Carleton and St. Olaf have had a hot basketball rivalry since 1910 when construction of Sayles-Hill Gym spurred annual clashes. They have battled for an old goat trophy since 1913. The goat has had a rather long sojourn at Carleton of late. Except for the 2002-2003 season, the goat has been in Carleton’s trophy case since 1990. The goat spent other lengthy times at Carleton 1913-1924 and 1927-1941 and at St. Olaf 1959-1989, a testament to how difficult it has been to win twice to regain the goat. Carleton won both of this year’s contests, 72-69 at St. Olaf and, in overtime, 84-73 at home.
Let us now follow this goat’s peregrinations into 1931 when another goat gamboled into Northfield representing football supremacy and provoked speculation about how these ruminant quadrupeds might be related.
“Carleton Breaks St. Olaf Hoodoo.” So read the headline of the Carletonia on Feb. 18, 1913, after Carleton won both annual games for the first time, 19-17 and 23-17. An effigy of a goat labeled “Carleton” had been strung up in the rafters of the Sayles-Hill Gym and the Carleton paper suggested this “contraption” be used to “typify Carleton-St. Olaf relations” and thereby “lend zest to college life.” The Carletonia in 1914 recalled how the “goat fell into the hands of Carleton rooters” and “it was mutually understood between the two colleges that Carleton be allowed to retain possession of the goat until St. Olaf players are able to redeem it by scoring a double victory over the Maize and Blue…St. Olaf is determined to get that goat this year and Carleton is just as determined that the non-descript animal shall continue to adorn the trophy case in the trophy room for at least another year.” The story ended with a cry, “LET’S KEEP THE GOAT!”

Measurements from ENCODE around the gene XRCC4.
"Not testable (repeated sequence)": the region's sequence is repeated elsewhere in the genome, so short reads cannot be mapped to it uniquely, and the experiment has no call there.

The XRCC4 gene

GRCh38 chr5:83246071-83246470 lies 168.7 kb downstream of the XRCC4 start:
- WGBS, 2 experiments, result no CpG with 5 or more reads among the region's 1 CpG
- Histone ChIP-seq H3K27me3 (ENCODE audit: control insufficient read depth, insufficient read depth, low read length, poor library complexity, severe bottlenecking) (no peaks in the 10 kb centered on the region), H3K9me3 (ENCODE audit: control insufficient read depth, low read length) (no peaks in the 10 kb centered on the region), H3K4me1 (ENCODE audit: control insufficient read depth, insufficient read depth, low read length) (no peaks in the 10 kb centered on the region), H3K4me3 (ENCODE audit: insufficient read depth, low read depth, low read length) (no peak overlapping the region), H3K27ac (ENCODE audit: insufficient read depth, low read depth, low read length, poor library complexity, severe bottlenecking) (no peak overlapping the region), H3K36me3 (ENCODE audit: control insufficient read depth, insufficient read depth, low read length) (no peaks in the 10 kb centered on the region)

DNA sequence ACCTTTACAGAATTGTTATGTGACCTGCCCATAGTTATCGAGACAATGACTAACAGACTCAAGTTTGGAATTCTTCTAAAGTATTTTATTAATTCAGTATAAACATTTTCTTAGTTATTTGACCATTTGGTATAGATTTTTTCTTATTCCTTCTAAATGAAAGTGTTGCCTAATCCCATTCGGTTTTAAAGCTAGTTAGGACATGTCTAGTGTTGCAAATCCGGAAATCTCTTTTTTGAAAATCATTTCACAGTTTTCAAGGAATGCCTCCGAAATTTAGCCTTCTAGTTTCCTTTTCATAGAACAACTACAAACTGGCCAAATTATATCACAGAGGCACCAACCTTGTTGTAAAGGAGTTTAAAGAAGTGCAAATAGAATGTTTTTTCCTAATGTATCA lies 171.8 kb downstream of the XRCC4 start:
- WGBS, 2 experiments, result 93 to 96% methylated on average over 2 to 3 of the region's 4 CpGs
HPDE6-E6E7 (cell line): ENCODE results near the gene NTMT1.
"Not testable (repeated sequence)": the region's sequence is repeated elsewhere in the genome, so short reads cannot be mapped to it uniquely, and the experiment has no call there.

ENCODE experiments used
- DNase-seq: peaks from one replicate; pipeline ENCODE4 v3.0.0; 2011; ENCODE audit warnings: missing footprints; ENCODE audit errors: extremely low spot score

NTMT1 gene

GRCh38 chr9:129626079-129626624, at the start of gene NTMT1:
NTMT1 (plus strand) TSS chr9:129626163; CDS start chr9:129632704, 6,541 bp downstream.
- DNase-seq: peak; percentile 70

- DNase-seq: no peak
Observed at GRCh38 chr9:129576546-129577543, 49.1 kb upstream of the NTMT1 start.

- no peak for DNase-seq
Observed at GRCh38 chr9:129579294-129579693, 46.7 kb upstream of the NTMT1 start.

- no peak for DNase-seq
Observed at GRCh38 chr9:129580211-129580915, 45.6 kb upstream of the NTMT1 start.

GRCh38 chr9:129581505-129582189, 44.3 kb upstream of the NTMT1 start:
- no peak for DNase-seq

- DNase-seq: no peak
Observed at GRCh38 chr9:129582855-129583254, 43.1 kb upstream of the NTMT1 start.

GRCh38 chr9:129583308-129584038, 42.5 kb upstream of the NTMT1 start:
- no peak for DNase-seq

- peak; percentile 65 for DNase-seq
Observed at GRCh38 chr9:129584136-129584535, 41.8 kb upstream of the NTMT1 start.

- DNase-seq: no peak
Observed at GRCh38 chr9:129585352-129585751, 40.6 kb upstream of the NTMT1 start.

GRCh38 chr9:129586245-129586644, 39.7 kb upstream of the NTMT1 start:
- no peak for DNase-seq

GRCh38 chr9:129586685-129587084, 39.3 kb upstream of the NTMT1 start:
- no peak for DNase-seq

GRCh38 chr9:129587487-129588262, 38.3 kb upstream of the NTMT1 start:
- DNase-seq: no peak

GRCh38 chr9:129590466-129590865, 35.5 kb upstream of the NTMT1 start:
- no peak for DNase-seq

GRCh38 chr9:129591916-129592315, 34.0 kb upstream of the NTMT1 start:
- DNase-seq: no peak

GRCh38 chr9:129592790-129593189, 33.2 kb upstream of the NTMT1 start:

Joseph Shaw, in his 1974 “History of St. Olaf College,” identified the makers as St. Olaf students, Endre Anderson and Jack Morris. Shaw described the goat as a “miniature, undernourished sawhorse” whose legs once supported a wooden chair and whose beard, “originally made of rope but replaced by a worn whisk broom” was perhaps his most “distinguished” feature.